Nov 22
Your cover letter is as important as your resume - and here’s why
Rick M

A colleague and I once debated the importance of a cover letter.

“All the important stuff is in my resume,” he said. “Why do I need to repeat it all in a cover letter?”

Think of it this way:

If a resume opens doors, your cover letter is what you flash when the peephole slides open. It’s a way of convincing potential employers that you belong on the other side of that door.

“A cover letter is not only important, but mandatory in most professional job openings,” says Justin Hiscock, managing editor at CoverLetterPros.com. “Cover letters allow an applicant to synthesize their work experience and relate it to the requirements of the position.”

If your application is selected for further review, whether by ATS technology or by a Hiring Manager, your cover letter is essentially your “face”- that is, the first impression of you. It directly answers questions that all hiring managers have.

The real importance of a cover letter…

…is giving a good first impression and convincing that hiring manager that you should, at the very least, be granted an interview.

So now that we’ve established it’s important, how do you write a good cover letter? That’s where things get a little murky. A good cover letter for an engineer is not necessarily a good cover letter for a salesperson, for example.

Some recommend a three paragraph format, with each paragraph having a specific purpose; others recommend no more than five sentences. The cover letter’s components, style and format are often dictated by the job you’re after.

That said, there are a few guidelines that every cover letter should follow:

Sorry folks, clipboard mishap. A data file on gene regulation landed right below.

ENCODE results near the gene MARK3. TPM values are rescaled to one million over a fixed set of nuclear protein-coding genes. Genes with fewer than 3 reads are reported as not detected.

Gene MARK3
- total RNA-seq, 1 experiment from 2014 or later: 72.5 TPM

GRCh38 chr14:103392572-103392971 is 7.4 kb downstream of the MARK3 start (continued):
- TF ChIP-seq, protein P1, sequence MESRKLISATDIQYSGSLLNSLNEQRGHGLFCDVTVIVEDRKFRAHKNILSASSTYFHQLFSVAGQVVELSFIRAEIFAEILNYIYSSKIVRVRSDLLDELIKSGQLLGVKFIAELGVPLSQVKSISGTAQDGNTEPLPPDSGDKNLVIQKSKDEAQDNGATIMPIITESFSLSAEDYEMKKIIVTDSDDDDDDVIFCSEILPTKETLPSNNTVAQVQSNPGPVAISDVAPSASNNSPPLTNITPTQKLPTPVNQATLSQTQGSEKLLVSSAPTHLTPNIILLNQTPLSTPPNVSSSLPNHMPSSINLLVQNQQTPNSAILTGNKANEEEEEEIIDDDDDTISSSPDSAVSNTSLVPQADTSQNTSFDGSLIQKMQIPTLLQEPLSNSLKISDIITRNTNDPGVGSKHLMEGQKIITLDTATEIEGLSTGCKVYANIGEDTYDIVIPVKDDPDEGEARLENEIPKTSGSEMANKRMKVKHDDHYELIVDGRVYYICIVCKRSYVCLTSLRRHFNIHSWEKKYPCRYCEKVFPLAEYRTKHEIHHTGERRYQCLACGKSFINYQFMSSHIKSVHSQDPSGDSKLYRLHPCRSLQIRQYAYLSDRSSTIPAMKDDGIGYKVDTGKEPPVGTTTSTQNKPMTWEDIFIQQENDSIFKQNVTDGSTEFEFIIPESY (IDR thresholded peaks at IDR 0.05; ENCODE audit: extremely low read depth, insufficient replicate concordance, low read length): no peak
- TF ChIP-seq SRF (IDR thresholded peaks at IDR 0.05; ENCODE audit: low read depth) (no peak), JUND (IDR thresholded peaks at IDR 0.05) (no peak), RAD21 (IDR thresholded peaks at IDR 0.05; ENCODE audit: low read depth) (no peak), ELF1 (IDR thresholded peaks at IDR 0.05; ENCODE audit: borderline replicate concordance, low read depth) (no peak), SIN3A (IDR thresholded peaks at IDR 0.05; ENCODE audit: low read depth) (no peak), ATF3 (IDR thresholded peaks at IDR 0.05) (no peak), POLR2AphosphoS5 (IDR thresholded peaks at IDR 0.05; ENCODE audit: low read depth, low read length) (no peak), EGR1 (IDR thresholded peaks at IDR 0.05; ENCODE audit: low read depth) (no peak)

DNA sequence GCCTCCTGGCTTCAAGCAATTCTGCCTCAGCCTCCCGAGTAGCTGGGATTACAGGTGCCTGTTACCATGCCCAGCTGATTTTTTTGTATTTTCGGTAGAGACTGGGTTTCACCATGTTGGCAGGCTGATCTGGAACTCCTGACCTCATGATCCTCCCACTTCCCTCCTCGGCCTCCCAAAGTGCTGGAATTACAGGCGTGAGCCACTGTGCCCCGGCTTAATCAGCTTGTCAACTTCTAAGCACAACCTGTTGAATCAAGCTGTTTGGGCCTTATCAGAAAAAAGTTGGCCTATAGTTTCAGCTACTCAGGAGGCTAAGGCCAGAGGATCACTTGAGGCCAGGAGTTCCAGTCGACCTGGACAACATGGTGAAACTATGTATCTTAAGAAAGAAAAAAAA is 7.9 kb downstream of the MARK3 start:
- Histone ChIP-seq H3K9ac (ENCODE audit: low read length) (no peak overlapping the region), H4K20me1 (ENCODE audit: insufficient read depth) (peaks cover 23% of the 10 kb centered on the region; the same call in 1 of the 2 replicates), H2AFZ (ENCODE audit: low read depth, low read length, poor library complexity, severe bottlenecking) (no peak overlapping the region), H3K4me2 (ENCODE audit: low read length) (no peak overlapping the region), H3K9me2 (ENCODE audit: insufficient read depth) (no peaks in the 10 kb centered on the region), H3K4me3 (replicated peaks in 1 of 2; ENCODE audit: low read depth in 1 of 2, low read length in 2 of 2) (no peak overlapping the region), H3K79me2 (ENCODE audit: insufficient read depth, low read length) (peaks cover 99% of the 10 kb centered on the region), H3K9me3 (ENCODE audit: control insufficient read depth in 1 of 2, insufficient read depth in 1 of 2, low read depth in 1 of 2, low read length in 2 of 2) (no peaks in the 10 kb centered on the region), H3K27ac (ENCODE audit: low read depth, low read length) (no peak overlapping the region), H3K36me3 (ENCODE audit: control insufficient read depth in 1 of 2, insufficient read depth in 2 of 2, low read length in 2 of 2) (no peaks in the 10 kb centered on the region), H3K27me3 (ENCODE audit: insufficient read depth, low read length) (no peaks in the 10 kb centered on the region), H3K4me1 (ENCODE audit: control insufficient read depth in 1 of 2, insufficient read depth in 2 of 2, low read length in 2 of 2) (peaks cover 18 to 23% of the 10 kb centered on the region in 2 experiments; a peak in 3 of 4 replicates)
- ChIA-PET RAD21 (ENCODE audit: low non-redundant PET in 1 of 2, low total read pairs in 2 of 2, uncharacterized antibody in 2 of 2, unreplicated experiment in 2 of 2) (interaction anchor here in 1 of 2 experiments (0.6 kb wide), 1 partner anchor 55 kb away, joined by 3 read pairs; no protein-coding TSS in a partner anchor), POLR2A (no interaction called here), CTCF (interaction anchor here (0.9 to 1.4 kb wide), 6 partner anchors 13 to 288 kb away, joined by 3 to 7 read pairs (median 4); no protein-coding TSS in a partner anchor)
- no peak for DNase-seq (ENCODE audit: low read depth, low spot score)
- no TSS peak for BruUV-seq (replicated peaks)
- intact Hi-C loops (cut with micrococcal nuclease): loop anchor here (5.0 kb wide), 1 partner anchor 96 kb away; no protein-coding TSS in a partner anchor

Professionalism matters

This one should go without saying. It is amazing, however, how many terrible cover letters have been and continue to be sent to hiring managers.

Should a cover letter help you stand out amongst the crowd? Absolutely, but not at the expense of perfect grammar and spelling. This is not a casual message to a buddy, it’s a professional business letter.

Personality should shine through

Your resume has very few opportunities to demonstrate that you’re more than a collection of job-related accomplishments and skills. It shows you’re capable and experienced, but does little to highlight your personality, motivations and aspirations.

That’s why a cover letter is still important: it allows for an opportunity to be… well, to be you!

Be honest. Be sincere. Be friendly.

If you find yourself having trouble adequately expressing your personality on paper, you’re not alone. Ask a friend who knows you well to help tease out the details and stories from your life that clearly present who you are as a person (and less as a worker). Even better, enlist the services of a resume and cover letter writing professional who has experience brightening up even the most dreadful documents.

Explain the ‘why’

Many applicants inexperienced in the ways of the cover letter will still manage to cover the basics: who, what, where, when and how. Unbeknownst to them, it’s the why that hiring managers want to understand.

Why are you applying for this position?

Why do you want to work here? (Why not next door or down the street?)

Why should I choose you over anyone else?

Your resume tells who you are, what you do and are capable of, where you’ve gone to school and worked, and so on. But it’s the all-important cover letter that can answer those ‘why’ questions. 



Published November 2016 by CoverLetterPros.com
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